Tuesday, February 28, 2006

Conventional wisdom about digital preservation upended?

Roy Tennant, in the lastest issue of Current Cites, highlights an interesting article I hope to read:

Rusbridge, Chris. "Excuse Me... Some Digital Preservation Fallacies?" Ariadne (46)(February 2006)(http://www.ariadne.ac.uk/issue46/rusbridge/). - In this tenth-anniversary issue, Rusbridge takes on some digital preservation assertions or assumptions that he believes underlies many of the preservation discussions happening today. They are: 1) digital preservation is very expensive, 2) file formats become obsolete very rapidly, 3) interventions must occur frequently, 4) digital preservation repositories should have very long timescale aspirations, 5) 'Internet-age' expectations are such that the preserved object must be easily and instantly accessible in the format de jour, and 6) the preserved object must be faithful to the original in all respects. After arguing with these assumptions, he restates them at the end of the piece as: 1) digital preservation is comparatively inexpensive, compared to preservation in the print world, 2) file formats become obsolete rather more slowly than we thought, 3) interventions can occur rather infrequently, ensuring that continuing costs remain containable, 4) digital preservation repositories should have timescale aspirations adjusted to their funding and business case, but should be prepared for their succession, 5) "Internet-age" expectations cannot be met by most digital repositories; and, 6) only desiccated versions of the preserved object need be easily and instantly accessible in the format de jour, although the original bit-stream and good preservation metadata or documentation should be available for those who wish to invest in extracting extra information or capability."


Catalogablog is pointing to a new paper about "tagging," an issue which I have discussed previously in this blog.

Sunday, February 19, 2006

Reliablility and authority

We've discussed the nature of authority and its relationship to information sources last year. It's been a rough year or so for traditionally "trusted" sources of information, as well as the processes for insuring authoritative, reliable information (e.g, peer review). First, the much heralded Oxford Dictionary of National Biography, a traditional reference work, was discovered to be riddled with errors. Then a study showed that a sample of Wikipedia science articles had only a slightly higher average error rate than those same articles in the Encyclopaedia Brittanica. Now, The Scientist is running an article providing damning evidence that peer review may be (or always has been) broken.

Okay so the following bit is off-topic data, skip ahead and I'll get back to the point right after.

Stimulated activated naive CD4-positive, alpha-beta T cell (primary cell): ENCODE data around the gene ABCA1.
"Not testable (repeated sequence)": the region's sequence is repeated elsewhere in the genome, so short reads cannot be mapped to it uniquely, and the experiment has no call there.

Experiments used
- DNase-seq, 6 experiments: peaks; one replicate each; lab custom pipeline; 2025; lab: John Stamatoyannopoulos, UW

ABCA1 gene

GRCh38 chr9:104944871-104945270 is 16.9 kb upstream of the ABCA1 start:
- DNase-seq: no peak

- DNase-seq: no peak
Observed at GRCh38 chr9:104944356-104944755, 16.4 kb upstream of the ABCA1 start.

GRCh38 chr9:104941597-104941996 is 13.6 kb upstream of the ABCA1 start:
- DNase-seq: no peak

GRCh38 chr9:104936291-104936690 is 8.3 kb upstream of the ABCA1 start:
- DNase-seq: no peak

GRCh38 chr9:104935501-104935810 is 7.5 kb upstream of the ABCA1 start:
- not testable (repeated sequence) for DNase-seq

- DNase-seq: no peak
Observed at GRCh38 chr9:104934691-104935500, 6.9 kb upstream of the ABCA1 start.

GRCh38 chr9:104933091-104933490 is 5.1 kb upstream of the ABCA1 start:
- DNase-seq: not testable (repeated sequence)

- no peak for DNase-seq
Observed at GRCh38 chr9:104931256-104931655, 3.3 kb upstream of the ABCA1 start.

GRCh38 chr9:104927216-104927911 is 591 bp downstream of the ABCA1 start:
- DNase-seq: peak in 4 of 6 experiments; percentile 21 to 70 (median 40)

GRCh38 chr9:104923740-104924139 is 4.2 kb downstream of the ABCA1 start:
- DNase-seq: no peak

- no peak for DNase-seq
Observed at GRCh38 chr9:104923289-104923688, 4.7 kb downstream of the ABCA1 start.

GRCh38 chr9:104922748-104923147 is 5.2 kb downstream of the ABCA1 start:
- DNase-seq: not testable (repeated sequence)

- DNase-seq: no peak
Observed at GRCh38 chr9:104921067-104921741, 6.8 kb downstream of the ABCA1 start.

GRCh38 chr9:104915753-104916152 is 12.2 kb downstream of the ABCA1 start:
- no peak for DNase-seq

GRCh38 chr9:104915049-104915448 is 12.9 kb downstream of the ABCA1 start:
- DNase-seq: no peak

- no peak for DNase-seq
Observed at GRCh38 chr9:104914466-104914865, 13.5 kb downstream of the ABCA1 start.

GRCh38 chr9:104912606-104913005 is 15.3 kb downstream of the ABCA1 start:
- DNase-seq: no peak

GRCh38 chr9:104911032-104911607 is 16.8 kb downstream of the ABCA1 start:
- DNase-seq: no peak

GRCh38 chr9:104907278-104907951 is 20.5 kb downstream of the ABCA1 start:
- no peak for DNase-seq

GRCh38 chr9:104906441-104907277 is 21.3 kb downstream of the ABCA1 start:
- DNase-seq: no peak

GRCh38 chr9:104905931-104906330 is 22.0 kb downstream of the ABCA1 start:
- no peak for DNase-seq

News like this is important for both librarians and non-librarians to know. Librarians have traditionally taught that reference books like the EB and the DNB and scholarly journals are sources of reliable, authoritative information. Reference books, the conventional wisdom goes, are carefully edited and contain entries written by experts. Articles in scholarly journals go through a rigorous, blind review process to ensure the research is original, plausible, and useful. However, the above articles blow down the doors of these quaint, somewhat naive beliefs.

It is never enough to say, "This information is reliable, authoritative, and correct." I really liked Marc Meola's article, "Chucking the Checklist" (alternative link). While he is focusing on evaluation of Web sites, his method of evaluation works in other information contexts. It is essentially threefold method: promoting peer- and editorially-reviewed resources, comparison, and corroboration. While I have just criticized peer- and editorially-reviewed sources, they can be used in conjunction with comparing the information to other sources and finding evidence to back them up.

This week we had a friendly debate in the library about President's Day that nicely illustrates this method of evaluation. One librarian adamantly contended that President's Day was actually the celebration of Washington's birthday. I insisted it was both Lincoln AND Washington's birthdays. (After all, wasn't that what I was taught in elementary school? Had I been living a lie for a large part of my life?) We hit the reference collection. I found three reference books that supported my position. She found one the supported hers. We went online and located the relevant statutes for the State of Minnesota and the federal government. Minnesota's President's Day is a celebration of both; the federal holiday is a celebration of Washington's.

What's It Like to Work as a Librarian?

Jessamyn West describes her work week. Admittedly, her job is not the most typical for librarians, but it does show how varied the work can be.


Friday, February 17, 2006

Keystone Kops, Legalistic Librarians

Here's a bizarre story from the Washington Post (that I found via Boing Boing). County employees hired to patrol public buildings, who happened to be wearing Homeland Security hats, ordered a library patron out of the library for allegedly viewing porn. Busting people for viewing porn wasn't in their job description and they've since been reassigned.